CICs can either be limited by guarantee or limited by shareholders. Some CICs elect to be limited by shareholders because they can distribute shares in the company as a way of raising equity, and thus capital, in the company’s reserves. If the company chooses to be limited by shares, it must register as a PLC.
If a CIC chooses to use shares to raise equity, and pay dividends to investors, they need to be mindful of the dividend cap. The dividend cap puts a limit on the amount of dividends CICs can pay to investors. The cap limit is 35% of the company’s profits.
There is also a limit on each individual share. Each share in the company cannot return more than 5% above the base rate. This base rate is set by The Bank of England.
When Is a CIC Appropriate?
You might be wondering when it’s best to structure your organisation as a CIC. Unfortunately, the answer isn’t “black and white”. CICs can benefit a lot of organisations of varying sizes and initiatives.
It’s also possible for an existing charity to convert to a CIC when necessary. This may be a good move for charities that use trading to increase their revenue. If they are investing financial resources to grow their capital, they may want the separation that a CIC provides.
Once they convert to a CIC, they will be able to clearly distinguish their work to do social good and their work to make a profit. This can be an extremely valuable separation for some charitable organisations.
There are also a lot of unincorporated organisations doing charitable work throughout the community. People see a way they can improve the community and they jump in with both feet. They may not take the time to think about structuring an organisation before taking action.
Incorporating as a CIC is a way that these unincorporated organisations can protect their assets. At the same time, forming a CIC will protect the Board Members, Directors, and volunteers who are running the organisation as well.
If an organisation is deciding between becoming a registered charity or a CIC, they may want to consider the tax implications. CICs receive no special tax benefit while charities are eligible for multiple tax concessions.
Your goals as an organisation, whether you’ll be holding real estate, and whether or not you want to pursue trading activities, are all important factors in deciding which social enterprise structure is right for you.
How Is A CIC Registered?
CICs are registered through the same process as a normal company. An application must go through your local division of Companies House. The process starts by submitting the application to the registry of your appropriate local jurisdiction.
For example, let’s say you’re looking to set up a CIC in Northern Ireland. If that was the case, your application would need to go through the registry for the Companies House in Belfast. If you were looking to do the same in Scotland, your application would be submitted to the registry in Edinburgh.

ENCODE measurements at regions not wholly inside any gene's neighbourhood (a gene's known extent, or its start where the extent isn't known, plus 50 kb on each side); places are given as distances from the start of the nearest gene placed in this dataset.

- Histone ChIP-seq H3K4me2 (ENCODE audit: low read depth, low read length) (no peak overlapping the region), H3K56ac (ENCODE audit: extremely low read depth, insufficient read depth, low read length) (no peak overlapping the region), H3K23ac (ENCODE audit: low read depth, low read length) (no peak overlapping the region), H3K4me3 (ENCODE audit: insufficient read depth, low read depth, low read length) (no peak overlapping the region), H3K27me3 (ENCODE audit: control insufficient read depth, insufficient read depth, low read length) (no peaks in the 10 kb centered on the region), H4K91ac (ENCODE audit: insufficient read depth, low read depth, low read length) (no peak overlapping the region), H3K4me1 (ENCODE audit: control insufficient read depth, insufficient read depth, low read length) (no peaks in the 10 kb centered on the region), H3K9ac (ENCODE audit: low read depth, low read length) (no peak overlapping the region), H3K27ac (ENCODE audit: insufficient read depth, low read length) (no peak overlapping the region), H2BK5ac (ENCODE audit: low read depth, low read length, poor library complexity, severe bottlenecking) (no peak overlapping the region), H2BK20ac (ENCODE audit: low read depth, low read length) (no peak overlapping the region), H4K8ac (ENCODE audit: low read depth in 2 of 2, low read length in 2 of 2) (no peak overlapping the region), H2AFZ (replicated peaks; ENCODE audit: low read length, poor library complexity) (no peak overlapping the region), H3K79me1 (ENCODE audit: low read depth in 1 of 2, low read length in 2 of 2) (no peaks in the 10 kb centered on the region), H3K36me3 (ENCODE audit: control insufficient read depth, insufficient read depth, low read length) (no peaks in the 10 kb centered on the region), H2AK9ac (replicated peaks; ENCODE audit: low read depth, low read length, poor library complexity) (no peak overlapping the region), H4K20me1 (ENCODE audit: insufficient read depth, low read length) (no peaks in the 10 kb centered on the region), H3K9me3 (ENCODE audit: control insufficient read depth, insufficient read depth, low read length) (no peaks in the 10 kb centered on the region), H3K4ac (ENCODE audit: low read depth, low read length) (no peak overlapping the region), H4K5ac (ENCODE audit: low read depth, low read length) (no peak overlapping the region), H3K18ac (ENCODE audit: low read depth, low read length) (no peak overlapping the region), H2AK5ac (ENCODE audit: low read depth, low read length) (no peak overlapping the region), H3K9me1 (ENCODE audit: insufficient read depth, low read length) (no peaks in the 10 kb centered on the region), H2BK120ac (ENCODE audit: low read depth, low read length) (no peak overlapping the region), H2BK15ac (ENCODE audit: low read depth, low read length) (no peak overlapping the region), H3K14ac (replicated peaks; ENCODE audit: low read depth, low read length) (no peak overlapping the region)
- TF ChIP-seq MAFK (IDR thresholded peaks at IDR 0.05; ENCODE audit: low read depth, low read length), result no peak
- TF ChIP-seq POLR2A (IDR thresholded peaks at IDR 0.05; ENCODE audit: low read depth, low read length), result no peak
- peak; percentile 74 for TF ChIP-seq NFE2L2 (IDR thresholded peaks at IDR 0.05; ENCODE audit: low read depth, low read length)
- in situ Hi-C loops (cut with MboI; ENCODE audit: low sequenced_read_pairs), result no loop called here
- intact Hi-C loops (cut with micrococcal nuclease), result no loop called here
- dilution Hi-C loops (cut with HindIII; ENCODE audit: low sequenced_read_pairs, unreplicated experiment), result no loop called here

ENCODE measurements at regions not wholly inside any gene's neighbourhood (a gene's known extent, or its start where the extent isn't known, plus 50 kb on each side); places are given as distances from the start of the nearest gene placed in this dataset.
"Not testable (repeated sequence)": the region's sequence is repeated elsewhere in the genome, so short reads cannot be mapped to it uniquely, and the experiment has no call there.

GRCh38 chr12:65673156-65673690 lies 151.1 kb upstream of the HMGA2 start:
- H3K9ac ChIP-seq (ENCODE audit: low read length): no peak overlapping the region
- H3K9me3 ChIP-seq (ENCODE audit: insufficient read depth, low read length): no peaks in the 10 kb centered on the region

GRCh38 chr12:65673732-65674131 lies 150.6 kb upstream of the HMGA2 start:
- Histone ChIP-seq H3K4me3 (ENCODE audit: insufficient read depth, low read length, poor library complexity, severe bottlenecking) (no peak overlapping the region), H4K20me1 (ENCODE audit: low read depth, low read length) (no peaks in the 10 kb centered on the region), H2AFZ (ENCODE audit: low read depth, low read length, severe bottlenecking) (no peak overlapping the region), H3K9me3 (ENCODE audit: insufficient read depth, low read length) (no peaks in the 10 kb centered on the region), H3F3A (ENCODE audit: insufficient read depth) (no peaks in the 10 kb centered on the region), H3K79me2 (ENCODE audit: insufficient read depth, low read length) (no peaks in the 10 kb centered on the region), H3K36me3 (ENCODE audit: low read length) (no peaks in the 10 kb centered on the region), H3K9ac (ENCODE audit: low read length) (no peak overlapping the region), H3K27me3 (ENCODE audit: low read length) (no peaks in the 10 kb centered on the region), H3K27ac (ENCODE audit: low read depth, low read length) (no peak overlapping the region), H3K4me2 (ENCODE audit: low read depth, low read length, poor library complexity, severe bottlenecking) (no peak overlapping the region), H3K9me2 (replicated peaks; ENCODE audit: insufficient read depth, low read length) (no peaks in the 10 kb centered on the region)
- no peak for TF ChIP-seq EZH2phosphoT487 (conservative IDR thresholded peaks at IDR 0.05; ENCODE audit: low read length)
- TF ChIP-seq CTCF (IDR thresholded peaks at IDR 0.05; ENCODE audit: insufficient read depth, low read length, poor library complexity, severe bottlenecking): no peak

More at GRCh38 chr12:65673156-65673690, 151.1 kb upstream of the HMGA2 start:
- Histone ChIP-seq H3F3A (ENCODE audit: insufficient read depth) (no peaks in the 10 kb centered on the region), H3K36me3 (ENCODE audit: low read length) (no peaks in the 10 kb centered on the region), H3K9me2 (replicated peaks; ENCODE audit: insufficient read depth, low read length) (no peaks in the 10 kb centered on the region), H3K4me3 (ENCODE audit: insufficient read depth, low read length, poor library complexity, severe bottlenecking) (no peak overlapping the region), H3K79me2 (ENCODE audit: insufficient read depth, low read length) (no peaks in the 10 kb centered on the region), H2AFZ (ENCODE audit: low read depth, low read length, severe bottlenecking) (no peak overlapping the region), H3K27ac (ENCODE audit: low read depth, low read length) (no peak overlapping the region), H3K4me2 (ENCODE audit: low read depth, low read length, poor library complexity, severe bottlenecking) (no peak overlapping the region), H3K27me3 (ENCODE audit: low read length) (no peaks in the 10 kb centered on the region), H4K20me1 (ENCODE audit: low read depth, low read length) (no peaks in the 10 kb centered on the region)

Once your application is submitted to the appropriate division of the Companies House, it will then pass on to the CIC Regulator. The Regulator for the UK is located in Cardiff.
It’s important to note that CICs cannot be registered electronically. All applications must be submitted in paper form.
In addition to the typical business application, you’ll need to add a CIC36 form. This will include your community interest statement.
What Is The Community Interest Statement?
The community interest statement is an official statement included in your application. It needs to be signed by all of the directors of your CIC to meet your community purpose requirements.
The community interest statement is part of your application to state the fact that your organisation is being formed for the good of the community. All of the directors are signing to attest to the fact that the good of the community is more important than profits.
Companies House and the CIC Regulator will ask you to describe, in detail, your proposed community activities. This is to ensure that your organisation does, in fact, plan on making an impact in the local community.
Let KG Accountants Help
If you started this article wondering, “what is a community interest company?”, we hope that we’ve put your mind at ease.
We need people like you to help make our local communities better for the generations after us. Our team at KG Accountants would like to help in any way that we can.
If you need accountancy for your CIC, contact us today. We also offer membership to our CIC bulletin. It will give you access to grants and funding opportunities to help you maximise your impact.
0207 953 8913